Intel Corp.’s CEO reiterated on Monday that the global shortage of semiconductors could take a few years to resolve.
The shortage, which has snarled auto production and caused supply chain issues for a number of other industries, including cellphones and consumer electronic products, is the result of dislocations caused by COVID-19. Companies shut down production facilities in the early days of the pandemic, hampering their ability to keep up with surging demand for products needed while sheltering at home.
"While the industry has taken steps to address near-term constraints it could still take a couple of years for the ecosystem to address shortages of foundry capacity, substrates and components," said Intel CEO Pat Gelsinger during a virtual session of the Computex trade show in Taipei.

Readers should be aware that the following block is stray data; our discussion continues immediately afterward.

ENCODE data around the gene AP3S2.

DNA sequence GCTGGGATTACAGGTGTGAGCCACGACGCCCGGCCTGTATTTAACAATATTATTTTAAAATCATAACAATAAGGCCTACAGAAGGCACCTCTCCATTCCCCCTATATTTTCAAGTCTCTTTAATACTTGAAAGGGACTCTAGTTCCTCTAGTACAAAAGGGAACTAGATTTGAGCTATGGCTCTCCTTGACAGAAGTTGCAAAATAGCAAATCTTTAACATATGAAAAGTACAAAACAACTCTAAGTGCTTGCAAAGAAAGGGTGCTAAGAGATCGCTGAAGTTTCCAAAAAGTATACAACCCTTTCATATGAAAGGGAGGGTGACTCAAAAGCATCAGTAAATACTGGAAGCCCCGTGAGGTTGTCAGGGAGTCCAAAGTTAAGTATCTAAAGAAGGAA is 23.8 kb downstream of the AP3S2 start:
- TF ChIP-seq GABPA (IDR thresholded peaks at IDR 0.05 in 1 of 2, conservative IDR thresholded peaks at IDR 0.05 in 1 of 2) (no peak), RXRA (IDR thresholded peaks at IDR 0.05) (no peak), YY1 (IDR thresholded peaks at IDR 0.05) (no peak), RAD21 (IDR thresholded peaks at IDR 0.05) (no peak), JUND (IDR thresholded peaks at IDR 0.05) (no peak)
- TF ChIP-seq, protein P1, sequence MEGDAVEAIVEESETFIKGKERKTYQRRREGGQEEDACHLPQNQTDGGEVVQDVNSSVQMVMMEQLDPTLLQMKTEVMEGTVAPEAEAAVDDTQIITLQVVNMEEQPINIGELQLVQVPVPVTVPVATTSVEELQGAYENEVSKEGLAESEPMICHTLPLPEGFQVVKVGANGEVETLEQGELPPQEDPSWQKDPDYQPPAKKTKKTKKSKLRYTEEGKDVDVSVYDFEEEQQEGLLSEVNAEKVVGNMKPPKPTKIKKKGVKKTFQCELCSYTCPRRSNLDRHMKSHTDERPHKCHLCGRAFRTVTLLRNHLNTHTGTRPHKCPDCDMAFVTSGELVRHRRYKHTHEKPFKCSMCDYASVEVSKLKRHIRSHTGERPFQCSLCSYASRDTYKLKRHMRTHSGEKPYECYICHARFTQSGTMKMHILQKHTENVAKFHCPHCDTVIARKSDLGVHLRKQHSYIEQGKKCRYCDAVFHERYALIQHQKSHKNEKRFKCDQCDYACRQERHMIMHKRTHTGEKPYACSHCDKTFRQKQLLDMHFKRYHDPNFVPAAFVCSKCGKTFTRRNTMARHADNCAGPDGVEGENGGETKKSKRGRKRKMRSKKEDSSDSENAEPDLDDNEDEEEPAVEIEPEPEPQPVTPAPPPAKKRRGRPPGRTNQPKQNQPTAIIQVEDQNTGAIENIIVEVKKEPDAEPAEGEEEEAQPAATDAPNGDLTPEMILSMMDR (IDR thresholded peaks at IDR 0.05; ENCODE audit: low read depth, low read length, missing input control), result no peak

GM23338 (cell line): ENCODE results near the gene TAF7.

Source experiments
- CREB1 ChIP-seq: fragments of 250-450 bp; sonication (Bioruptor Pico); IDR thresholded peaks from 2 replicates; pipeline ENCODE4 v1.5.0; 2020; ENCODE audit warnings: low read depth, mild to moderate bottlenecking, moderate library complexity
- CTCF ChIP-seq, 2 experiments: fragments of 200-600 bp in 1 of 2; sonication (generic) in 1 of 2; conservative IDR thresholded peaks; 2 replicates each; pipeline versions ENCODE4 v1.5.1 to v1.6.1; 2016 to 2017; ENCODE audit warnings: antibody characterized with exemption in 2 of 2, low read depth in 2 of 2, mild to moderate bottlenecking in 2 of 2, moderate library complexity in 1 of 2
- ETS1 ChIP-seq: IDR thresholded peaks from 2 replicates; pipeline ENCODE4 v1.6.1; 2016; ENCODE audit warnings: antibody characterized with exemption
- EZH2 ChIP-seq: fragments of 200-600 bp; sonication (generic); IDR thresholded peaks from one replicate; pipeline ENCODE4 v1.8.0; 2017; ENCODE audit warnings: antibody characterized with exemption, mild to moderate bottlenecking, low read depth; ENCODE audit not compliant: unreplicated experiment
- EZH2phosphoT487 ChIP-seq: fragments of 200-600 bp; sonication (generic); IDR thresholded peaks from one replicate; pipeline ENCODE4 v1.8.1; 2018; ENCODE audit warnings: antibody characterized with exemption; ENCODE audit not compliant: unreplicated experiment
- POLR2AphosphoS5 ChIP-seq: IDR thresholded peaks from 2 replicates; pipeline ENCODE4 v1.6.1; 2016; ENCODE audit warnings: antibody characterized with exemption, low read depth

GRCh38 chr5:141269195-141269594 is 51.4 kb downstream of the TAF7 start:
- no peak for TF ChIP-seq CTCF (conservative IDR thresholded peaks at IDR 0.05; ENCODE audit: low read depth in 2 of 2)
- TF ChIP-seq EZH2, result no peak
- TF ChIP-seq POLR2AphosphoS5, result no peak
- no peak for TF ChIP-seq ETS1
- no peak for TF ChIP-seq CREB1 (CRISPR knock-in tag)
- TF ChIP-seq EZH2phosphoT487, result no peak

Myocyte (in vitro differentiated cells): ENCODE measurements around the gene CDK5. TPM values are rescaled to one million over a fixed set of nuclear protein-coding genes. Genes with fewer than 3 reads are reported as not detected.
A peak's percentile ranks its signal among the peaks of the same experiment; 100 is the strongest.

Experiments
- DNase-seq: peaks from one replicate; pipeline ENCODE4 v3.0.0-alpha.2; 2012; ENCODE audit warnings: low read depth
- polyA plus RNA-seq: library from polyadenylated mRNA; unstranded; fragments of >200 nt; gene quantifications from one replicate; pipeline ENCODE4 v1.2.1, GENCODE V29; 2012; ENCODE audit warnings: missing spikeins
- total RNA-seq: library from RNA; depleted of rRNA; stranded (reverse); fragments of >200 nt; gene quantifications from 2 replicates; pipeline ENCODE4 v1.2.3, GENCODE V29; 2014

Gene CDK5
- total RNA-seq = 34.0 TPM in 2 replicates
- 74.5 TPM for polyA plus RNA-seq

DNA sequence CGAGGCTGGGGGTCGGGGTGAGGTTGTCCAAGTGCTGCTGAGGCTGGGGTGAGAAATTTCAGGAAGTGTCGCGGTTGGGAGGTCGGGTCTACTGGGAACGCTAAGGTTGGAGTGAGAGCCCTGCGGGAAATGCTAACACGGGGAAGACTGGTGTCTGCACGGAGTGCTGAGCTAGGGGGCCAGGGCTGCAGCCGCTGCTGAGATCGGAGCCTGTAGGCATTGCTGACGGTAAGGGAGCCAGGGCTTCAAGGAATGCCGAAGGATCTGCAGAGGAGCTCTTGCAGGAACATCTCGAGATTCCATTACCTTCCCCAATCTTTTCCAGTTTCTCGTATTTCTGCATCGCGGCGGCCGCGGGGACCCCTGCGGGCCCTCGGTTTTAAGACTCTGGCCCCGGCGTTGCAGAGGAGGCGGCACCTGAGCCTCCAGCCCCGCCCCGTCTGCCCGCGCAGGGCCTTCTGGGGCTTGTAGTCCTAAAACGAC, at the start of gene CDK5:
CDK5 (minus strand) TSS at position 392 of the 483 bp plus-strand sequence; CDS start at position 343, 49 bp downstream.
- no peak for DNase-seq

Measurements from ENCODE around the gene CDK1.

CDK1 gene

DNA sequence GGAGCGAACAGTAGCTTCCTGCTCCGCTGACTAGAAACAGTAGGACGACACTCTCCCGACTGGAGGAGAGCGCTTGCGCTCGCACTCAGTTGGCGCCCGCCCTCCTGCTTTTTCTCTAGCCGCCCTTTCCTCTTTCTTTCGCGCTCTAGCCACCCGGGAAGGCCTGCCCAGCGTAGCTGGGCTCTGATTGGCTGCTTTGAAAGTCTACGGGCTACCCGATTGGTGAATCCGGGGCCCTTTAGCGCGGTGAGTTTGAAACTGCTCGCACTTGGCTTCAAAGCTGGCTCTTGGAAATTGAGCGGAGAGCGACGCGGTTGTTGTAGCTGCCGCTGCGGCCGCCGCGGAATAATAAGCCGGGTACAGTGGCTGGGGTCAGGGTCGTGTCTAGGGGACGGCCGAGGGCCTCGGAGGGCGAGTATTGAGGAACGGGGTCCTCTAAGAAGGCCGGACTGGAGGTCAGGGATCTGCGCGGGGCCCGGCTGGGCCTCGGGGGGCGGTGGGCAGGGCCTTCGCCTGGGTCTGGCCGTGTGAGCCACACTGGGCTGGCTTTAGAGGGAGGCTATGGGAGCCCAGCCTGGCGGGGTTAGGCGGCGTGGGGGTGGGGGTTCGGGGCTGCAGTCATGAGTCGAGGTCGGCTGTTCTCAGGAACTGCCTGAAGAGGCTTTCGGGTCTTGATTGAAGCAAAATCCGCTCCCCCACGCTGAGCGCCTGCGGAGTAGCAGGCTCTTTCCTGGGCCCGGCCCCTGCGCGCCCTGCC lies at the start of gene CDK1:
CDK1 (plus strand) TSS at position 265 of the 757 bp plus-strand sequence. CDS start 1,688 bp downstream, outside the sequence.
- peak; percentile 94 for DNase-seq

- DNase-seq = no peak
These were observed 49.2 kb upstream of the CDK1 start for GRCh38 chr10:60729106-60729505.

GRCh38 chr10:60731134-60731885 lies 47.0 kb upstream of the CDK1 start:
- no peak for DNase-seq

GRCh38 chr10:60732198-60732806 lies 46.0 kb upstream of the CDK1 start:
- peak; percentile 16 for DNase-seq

The comments come just over a month after Gelsinger predicted the shortage would last another two years, until its new production facilities are up and running.
Intel, the world’s largest chipmaker by revenue, in March unveiled plans to invest $20 billion in two new facilities in Arizona that will open to outside customers.
U.S. semiconductor manufacturing capacity has fallen to 12% of global output, down from 37% in 1990, according to the Semiconductor Industry Association.
President Biden in April held a virtual event with CEOs and senior leaders from industries impacted by the semiconductor shortage to discuss short and long-term approaches to address the problem, including infrastructure investments in the American Jobs Plan, which is being debated on Capitol Hill.
Senate Republicans on Thursday raised the price tag of their proposal, which focuses on core infrastructure projects, up to about $1 trillion. Biden, the week prior, lowered his proposal, which includes spending on infrastructure and social programs, to $1.7 trillion.